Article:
The continuing rabbit story

Perhaps we can stay for a while with the myxomatosis story, which has not gone away. You’ve stayed in touch with that.

Yes. The ecological modellers got very interested in it, especially Robert May, a very distinguished Australian in the Department of Zoology at Oxford. Myxomatosis provides about the only example of a long-continued study of changes in virulence and changes in genetic resistance, and there have been about a dozen substantial papers written on the model, comparing it with the results we got in the early days and with subsequent ones. There are some criticisms of these models, as there always are of models, and I think they are valid ones. But it just is very hard to get a disease where you can get this sort of data.

I believe you are to talk this week about the current resurgence of interest in myxomatosis.

Myxomatosis has done a marvellous job in controlling the rabbit pest in Australia. In many areas of the country it has virtually disappeared. But in the dry outback areas, where mosquito activity is minimal and you only get a mosquito plague every few years, the rabbit causes major problems in promoting erosion and destroying habitat for indigenous, native mammals of Australia. Either the land in such areas is not sufficiently valuable for the landowners to put a lot of money into control, or else it is, say, national park. And in some areas the fall in virulence has been sufficient to allow a lot of rabbits to recover. Myxomatosis is not controlling the rabbit in those areas, and I am a member of an advisory committee to CSIRO which is looking at other methods of control.

The people in CSIRO Wildlife and Ecology are suggesting using an immuno-contraceptive approach by putting the relevant genes for zona pellucida into the myxoma virus and allowing it to sterilise those that it doesn’t kill. It still would have to spread effectively in the presence of existing strains of myxoma virus, and that’s going to be the hardest job, harder than molecular biology. But it’s an interesting approach. I’m going to a conference at Geelong this week on another proposal: to see whether the rabbit haemorrhagic disease virus can be used as a supplement. It’s a very lethal virus for rabbits, but not as lethal as myxoma virus was.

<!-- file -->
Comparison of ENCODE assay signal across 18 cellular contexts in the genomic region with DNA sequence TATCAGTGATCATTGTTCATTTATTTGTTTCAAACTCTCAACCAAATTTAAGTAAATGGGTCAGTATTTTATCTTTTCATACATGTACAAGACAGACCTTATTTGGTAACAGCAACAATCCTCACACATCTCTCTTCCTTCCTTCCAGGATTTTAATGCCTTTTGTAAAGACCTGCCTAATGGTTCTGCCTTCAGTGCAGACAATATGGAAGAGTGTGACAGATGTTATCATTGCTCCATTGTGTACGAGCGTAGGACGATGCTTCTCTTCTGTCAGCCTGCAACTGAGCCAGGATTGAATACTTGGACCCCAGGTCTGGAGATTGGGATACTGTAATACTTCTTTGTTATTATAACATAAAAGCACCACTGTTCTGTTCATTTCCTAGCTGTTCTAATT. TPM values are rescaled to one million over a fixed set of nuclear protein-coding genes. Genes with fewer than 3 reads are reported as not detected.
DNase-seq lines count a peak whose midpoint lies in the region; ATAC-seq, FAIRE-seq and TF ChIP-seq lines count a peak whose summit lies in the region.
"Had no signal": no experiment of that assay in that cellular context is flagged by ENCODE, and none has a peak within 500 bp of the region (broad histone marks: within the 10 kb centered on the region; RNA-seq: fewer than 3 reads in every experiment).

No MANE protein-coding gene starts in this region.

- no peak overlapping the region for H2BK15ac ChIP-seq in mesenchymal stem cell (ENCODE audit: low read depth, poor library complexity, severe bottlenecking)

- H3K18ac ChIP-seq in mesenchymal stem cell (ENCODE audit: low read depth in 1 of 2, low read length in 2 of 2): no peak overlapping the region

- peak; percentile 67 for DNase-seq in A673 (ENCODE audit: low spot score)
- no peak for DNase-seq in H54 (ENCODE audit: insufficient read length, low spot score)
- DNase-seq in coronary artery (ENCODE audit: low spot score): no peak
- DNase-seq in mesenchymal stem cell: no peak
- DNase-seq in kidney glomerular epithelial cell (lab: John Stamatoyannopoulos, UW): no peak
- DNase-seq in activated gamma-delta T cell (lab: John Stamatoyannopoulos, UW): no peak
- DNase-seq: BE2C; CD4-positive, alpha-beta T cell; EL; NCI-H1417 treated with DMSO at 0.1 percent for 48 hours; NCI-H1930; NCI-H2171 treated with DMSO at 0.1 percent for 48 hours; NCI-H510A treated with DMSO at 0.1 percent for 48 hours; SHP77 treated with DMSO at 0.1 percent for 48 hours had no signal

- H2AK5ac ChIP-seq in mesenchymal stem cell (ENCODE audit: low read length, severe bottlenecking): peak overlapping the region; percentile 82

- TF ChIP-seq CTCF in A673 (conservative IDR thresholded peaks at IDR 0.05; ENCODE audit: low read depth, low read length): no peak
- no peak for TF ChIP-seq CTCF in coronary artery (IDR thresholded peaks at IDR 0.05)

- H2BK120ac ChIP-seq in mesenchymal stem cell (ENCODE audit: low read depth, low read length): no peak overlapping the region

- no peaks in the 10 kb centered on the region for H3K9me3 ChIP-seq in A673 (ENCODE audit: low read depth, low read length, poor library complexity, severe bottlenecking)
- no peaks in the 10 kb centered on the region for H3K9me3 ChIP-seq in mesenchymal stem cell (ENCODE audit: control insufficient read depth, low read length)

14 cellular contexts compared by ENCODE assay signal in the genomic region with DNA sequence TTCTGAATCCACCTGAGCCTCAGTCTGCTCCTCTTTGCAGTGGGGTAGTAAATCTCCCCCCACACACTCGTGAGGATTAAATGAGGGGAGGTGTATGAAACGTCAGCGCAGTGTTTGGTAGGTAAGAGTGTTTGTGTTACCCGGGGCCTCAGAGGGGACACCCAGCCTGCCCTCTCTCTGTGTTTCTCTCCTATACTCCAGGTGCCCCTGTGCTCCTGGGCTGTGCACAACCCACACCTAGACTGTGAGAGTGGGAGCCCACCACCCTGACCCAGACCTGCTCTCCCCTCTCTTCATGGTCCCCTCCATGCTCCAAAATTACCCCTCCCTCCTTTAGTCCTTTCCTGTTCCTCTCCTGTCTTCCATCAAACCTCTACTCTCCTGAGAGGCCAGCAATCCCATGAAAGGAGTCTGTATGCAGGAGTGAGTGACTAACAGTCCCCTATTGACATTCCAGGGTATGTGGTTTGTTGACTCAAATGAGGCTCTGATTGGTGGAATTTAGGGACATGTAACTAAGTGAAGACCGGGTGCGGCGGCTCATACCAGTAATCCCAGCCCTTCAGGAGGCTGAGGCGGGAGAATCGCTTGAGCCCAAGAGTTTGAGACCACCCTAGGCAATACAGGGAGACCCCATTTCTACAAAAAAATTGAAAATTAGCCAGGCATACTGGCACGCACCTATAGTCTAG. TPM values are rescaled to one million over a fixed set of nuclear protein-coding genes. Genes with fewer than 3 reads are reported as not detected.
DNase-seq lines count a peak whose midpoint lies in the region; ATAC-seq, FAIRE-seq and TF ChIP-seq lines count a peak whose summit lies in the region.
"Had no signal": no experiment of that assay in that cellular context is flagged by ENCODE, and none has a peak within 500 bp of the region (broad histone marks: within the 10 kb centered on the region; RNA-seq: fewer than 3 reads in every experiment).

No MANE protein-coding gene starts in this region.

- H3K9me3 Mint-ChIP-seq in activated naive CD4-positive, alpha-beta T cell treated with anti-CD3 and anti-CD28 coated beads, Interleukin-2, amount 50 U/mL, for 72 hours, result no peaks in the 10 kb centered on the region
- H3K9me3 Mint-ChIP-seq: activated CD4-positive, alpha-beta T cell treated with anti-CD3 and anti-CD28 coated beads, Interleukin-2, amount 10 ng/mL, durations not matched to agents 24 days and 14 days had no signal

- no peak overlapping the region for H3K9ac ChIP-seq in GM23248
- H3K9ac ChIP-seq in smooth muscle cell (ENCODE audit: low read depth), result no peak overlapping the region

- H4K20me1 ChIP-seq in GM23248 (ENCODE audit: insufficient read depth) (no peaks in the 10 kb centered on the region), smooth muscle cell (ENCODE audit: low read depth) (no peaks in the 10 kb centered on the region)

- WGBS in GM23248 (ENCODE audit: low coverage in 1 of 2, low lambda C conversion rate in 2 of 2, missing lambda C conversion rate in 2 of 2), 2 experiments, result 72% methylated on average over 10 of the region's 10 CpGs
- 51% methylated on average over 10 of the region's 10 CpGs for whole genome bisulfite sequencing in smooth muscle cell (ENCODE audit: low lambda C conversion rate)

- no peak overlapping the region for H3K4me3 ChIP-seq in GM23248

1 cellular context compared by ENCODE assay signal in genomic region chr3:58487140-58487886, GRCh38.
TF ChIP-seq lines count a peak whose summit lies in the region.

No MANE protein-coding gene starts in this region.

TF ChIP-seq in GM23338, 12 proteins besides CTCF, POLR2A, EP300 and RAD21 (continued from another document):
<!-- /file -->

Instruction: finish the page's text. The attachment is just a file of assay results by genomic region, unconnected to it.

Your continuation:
And there is New Zealand interest this time.

Yes. There have been several proposals to introduce myxomatosis for rabbit control there. A recent strong one was refused on the grounds that the flea which would have to be introduced at the same time to spread the virus – because there are not sufficient mosquitoes in that particular area on the South Island – might get on the kiwis. As a sop, I suppose, to the landholders who wanted to have the virus introduced, they were told that rabbit haemorrhagic disease virus might be introduced instead. I think that might cause some problems with the animal welfare lobbies there. We’ll see.

An edited transcript of the full interview can be found at http://www.science.org.au/scientists/interviews/f/ff.

Focus questions

  • Why did the initial releases of myxoma virus not lead to a spread of myxomatosis?

  • Fenner studied a number of different aspects of myxoma virus. What are they and what did he discover?

Back to top


Select activities that are most appropriate for your lesson plan or add your own.  You can also encourage students to identify key issues in the preceding extract and devise their own questions or topics for discussion.

  • Students find out more about myxoma virus and the more recently introduced rabbit haemorrhagic disease virus (also known as rabbit calicivirus). They write a report comparing the two viruses, including mode of transmission and type of genetic material.

  • Using library and internet resources students investigate the history of the introduction of myxoma virus in Australia. They write a report summarising their information. Note: Information is available at The history of myxoma virus in Australia (Nova: Science in the news, Australian Academy of Science).

  • Graphing and interpreting variation in rabbit numbers (Nova: Science in the news, Australian Academy of Science).
    Students graph and interpret the data provided on rabbit numbers.

  • How do we get rid of pests? (Australian Institute of Policy and Science)
    Provides information and classroom activities relating to rabbits in Australia.

  • Viruses and host evolution (Access Excellence, USA)
    Students participate in group discussions and find out more about viruses and their effects on the evolution of rabbit populations.

  • Rabbit calicivirus disease: Magic bullet or Pandora's box? (University at Buffalo, The State University of New York, USA)
    Students read a scenario about a proposed release of rabbit calicivirus disease in New Zealand as a biological control, then discuss provided questions. Teachers' notes are available.

Related publication: The Science of Immunisation: Questions and Answers

Back to top


myxoma virus

Back to top